Does Panetta nomination mean deeper defense cuts?

Rick Moran
It is very probable that the nomination of Leon Panetta for Secretary of Defense signals an attempt to make much deeper cuts in defense spending than the approximately $800 billion over the next ten years that Obama and Gates have already proposed.

The Hill:

Panetta, whom President Obama will announce as his nominee on Thursday, will inherit a Pentagon that has completed a round of belt-tightening under Gates and is now getting ready for further cuts.Obama two weeks ago said he wanted to find another $400 billion in savings from defense spending over the next 12 years, something Gates was said to be resisting. Now Panetta will be the man charged with pushing those cuts through a reluctant Department of Defense.

Shifting Panetta to DOD "probably means bigger cuts to the defense budget," said Loren Thompson of the Lexington Institute.

"Secretary Gates was strongly committed to maintaining a robust defense posture, but Panetta will be more interested in getting along with the White House, which must find ways of cutting the deficit," Thompson said.

Panetta resisted moving to the Pentagon but was convinced after a call Monday from Obama. GOP congressional aides and defense insiders said he will face a difficult task in lining up support in the military for further cuts.

That appears to be the bottom line. Gates was probably going to leave next year anyway, but was prematurely dumped because he wouldn't play ball with the White House over the next round of cuts. Panetta, a good soldier as I said yesterday, will dutifully shred our defense. Weapons systems will be stretched out over more years or cut altogether. Don't be surprised if Obama tries something with military pensions. Dependent's health care isn't off limits either.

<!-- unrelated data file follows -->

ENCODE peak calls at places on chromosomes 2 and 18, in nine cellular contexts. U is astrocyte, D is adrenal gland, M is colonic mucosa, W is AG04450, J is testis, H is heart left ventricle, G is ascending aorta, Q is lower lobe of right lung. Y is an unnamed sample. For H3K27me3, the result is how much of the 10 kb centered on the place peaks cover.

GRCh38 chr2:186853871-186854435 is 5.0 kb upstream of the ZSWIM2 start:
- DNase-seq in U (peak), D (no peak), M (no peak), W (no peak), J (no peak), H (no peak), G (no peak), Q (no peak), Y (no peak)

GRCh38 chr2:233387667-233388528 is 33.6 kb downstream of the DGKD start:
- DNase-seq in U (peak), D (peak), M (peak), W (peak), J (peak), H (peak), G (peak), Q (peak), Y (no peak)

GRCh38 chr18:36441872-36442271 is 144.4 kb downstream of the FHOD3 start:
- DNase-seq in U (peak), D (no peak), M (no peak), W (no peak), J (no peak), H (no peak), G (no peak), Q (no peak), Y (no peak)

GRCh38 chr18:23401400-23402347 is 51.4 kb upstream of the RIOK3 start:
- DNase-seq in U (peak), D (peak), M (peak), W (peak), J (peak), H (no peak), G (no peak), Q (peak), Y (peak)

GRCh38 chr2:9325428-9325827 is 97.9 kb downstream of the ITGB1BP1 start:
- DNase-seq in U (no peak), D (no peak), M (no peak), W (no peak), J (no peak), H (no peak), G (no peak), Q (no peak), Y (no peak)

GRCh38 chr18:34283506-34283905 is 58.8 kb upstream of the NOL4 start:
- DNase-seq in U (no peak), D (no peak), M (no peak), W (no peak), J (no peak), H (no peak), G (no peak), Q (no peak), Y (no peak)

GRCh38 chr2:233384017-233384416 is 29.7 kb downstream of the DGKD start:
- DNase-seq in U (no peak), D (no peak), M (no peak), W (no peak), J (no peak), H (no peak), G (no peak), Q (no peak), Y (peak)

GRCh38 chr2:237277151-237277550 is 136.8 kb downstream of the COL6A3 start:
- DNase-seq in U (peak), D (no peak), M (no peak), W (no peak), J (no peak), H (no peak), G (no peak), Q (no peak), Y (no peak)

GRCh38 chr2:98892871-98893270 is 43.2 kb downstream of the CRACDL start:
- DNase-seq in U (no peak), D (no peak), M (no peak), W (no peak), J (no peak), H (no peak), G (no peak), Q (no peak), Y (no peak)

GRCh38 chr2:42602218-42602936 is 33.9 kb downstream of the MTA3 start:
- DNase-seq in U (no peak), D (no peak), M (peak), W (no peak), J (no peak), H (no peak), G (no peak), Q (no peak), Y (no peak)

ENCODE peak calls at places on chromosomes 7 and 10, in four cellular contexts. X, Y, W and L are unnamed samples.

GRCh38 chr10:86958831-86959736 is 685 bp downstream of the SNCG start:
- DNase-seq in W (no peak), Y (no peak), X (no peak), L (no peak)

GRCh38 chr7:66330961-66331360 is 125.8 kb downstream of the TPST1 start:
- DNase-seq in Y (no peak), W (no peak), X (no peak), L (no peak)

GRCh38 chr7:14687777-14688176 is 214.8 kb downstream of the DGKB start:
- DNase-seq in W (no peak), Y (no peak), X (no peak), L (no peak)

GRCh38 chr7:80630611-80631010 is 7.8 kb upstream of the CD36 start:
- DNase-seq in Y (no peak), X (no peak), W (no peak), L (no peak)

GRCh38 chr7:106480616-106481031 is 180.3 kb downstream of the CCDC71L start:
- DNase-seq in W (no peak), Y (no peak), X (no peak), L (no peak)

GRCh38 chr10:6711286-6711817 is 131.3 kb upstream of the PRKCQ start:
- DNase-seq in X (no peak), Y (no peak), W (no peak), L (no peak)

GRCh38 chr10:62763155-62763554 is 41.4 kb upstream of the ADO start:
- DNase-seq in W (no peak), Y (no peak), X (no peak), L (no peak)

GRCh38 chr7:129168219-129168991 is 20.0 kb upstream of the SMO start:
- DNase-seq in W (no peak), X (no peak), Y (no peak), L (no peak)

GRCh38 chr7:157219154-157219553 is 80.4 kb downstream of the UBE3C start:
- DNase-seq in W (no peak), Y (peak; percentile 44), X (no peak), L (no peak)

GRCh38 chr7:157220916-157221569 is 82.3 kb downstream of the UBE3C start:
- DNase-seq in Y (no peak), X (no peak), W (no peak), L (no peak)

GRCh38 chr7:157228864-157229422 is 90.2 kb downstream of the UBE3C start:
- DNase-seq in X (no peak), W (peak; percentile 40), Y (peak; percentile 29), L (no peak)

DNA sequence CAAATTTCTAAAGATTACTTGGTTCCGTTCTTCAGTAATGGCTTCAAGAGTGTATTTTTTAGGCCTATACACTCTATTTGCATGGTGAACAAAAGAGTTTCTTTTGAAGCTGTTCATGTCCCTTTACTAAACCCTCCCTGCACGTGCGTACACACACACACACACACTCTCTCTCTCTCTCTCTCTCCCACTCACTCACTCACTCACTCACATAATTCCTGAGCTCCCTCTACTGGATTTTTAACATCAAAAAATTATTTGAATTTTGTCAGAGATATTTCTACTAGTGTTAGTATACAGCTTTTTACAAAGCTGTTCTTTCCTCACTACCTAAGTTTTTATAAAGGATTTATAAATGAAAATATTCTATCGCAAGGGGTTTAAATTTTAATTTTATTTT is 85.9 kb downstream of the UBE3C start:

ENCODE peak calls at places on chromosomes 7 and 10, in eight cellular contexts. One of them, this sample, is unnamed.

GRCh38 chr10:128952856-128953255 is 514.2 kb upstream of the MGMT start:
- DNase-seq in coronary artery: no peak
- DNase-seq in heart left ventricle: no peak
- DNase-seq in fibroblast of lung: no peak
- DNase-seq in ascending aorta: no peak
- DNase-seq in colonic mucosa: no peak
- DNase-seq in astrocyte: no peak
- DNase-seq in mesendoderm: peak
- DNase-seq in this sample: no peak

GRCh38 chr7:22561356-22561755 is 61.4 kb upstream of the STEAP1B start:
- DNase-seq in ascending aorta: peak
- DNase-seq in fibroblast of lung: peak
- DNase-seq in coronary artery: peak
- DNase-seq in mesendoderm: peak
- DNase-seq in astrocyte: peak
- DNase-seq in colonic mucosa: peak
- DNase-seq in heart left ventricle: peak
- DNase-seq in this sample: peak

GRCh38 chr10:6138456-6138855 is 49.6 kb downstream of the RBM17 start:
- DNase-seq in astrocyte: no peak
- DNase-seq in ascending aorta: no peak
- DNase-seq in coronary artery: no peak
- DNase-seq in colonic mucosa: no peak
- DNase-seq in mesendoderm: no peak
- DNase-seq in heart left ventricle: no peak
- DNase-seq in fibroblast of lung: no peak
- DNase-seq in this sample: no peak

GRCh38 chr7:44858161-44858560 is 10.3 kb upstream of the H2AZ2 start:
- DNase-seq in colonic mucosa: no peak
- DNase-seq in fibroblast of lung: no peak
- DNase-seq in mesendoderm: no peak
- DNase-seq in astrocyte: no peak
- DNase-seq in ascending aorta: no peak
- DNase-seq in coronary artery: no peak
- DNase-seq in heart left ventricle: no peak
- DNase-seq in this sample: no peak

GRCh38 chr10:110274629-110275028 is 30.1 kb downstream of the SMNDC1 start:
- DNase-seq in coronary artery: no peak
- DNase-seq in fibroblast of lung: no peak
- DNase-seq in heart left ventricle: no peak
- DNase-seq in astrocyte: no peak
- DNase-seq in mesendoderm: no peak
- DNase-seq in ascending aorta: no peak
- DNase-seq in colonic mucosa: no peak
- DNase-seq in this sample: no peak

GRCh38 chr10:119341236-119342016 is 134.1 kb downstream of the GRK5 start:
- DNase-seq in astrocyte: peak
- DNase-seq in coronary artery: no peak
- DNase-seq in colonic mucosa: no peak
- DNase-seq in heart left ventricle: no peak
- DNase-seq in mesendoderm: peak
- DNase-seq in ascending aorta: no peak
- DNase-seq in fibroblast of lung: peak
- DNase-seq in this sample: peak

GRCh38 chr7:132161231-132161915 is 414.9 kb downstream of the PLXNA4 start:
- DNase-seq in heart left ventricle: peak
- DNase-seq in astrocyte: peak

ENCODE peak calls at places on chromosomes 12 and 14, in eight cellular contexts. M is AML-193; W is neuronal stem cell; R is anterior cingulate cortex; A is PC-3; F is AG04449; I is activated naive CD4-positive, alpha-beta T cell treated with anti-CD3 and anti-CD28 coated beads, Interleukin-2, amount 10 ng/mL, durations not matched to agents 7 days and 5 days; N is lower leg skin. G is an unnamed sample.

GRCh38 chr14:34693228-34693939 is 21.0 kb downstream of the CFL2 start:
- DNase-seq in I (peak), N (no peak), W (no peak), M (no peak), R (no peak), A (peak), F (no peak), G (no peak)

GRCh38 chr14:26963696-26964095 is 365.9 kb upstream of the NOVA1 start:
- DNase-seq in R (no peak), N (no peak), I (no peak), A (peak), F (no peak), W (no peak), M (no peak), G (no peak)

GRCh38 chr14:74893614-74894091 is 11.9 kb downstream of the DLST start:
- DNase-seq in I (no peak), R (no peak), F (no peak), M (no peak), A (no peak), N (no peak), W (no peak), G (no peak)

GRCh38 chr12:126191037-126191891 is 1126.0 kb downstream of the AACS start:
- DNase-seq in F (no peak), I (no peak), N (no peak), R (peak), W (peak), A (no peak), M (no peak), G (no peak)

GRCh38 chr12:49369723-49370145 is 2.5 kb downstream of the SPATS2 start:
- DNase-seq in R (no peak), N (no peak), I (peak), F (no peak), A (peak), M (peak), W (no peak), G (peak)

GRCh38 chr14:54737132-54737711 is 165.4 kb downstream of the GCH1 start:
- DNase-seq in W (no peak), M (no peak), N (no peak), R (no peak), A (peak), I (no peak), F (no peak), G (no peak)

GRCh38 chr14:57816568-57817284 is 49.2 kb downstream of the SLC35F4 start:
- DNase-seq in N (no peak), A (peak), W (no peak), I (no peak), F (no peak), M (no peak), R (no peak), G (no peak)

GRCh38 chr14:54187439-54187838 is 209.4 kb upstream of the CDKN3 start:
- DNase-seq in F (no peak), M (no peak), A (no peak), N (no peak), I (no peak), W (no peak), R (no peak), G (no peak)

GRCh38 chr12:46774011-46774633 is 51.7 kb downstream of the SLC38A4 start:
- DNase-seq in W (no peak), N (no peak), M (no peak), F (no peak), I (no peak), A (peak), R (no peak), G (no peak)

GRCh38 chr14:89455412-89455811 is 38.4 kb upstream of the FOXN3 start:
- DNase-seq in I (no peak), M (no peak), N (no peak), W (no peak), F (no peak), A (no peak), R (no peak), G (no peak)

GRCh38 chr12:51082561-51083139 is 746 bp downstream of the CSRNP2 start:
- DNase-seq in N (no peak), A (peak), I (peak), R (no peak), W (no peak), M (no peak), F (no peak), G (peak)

The problem is that if Obama wants to maintain our force posture in the world, he's already flirting with the edge of disaster. He may be forced to find more savings at the expense of those who serve.

If he can get congress to go along.



It is very probable that the nomination of Leon Panetta for Secretary of Defense signals an attempt to make much deeper cuts in defense spending than the approximately $800 billion over the next ten years that Obama and Gates have already proposed.

The Hill:

Panetta, whom President Obama will announce as his nominee on Thursday, will inherit a Pentagon that has completed a round of belt-tightening under Gates and is now getting ready for further cuts.

Obama two weeks ago said he wanted to find another $400 billion in savings from defense spending over the next 12 years, something Gates was said to be resisting. Now Panetta will be the man charged with pushing those cuts through a reluctant Department of Defense.

Shifting Panetta to DOD "probably means bigger cuts to the defense budget," said Loren Thompson of the Lexington Institute.

"Secretary Gates was strongly committed to maintaining a robust defense posture, but Panetta will be more interested in getting along with the White House, which must find ways of cutting the deficit," Thompson said.

Panetta resisted moving to the Pentagon but was convinced after a call Monday from Obama. GOP congressional aides and defense insiders said he will face a difficult task in lining up support in the military for further cuts.

That appears to be the bottom line. Gates was probably going to leave next year anyway, but was prematurely dumped because he wouldn't play ball with the White House over the next round of cuts. Panetta, a good soldier as I said yesterday, will dutifully shred our defense. Weapons systems will be stretched out over more years or cut altogether. Don't be surprised if Obama tries something with military pensions. Dependent's health care isn't off limits either.

The problem is that if Obama wants to maintain our force posture in the world, he's already flirting with the edge of disaster. He may be forced to find more savings at the expense of those who serve.

If he can get congress to go along.